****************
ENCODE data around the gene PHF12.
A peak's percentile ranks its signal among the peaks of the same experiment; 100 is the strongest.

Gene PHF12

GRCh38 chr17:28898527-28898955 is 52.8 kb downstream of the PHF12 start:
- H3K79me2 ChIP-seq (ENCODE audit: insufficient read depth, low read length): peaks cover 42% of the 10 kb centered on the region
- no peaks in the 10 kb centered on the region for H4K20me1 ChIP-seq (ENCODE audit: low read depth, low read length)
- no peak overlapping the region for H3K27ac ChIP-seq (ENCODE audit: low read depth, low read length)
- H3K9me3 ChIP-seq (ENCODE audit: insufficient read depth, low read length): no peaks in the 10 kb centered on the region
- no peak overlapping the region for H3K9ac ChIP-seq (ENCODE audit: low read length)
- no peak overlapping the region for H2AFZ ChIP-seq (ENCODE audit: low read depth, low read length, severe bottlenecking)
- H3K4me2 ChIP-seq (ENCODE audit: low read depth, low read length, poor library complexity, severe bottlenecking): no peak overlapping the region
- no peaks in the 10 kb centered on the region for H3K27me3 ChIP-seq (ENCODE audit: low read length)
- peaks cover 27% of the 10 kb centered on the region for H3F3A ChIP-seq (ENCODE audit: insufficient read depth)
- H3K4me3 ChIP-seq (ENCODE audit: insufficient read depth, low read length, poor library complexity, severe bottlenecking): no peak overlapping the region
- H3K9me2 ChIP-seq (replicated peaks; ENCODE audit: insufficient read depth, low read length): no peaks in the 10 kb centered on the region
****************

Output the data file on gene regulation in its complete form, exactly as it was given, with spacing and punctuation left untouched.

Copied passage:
ENCODE data around the gene PHF12.
A peak's percentile ranks its signal among the peaks of the same experiment; 100 is the strongest.

Gene PHF12

GRCh38 chr17:28898527-28898955 is 52.8 kb downstream of the PHF12 start:
- H3K79me2 ChIP-seq (ENCODE audit: insufficient read depth, low read length): peaks cover 42% of the 10 kb centered on the region
- no peaks in the 10 kb centered on the region for H4K20me1 ChIP-seq (ENCODE audit: low read depth, low read length)
- no peak overlapping the region for H3K27ac ChIP-seq (ENCODE audit: low read depth, low read length)
- H3K9me3 ChIP-seq (ENCODE audit: insufficient read depth, low read length): no peaks in the 10 kb centered on the region
- no peak overlapping the region for H3K9ac ChIP-seq (ENCODE audit: low read length)
- no peak overlapping the region for H2AFZ ChIP-seq (ENCODE audit: low read depth, low read length, severe bottlenecking)
- H3K4me2 ChIP-seq (ENCODE audit: low read depth, low read length, poor library complexity, severe bottlenecking): no peak overlapping the region
- no peaks in the 10 kb centered on the region for H3K27me3 ChIP-seq (ENCODE audit: low read length)
- peaks cover 27% of the 10 kb centered on the region for H3F3A ChIP-seq (ENCODE audit: insufficient read depth)
- H3K4me3 ChIP-seq (ENCODE audit: insufficient read depth, low read length, poor library complexity, severe bottlenecking): no peak overlapping the region
- H3K9me2 ChIP-seq (replicated peaks; ENCODE audit: insufficient read depth, low read length): no peaks in the 10 kb centered on the region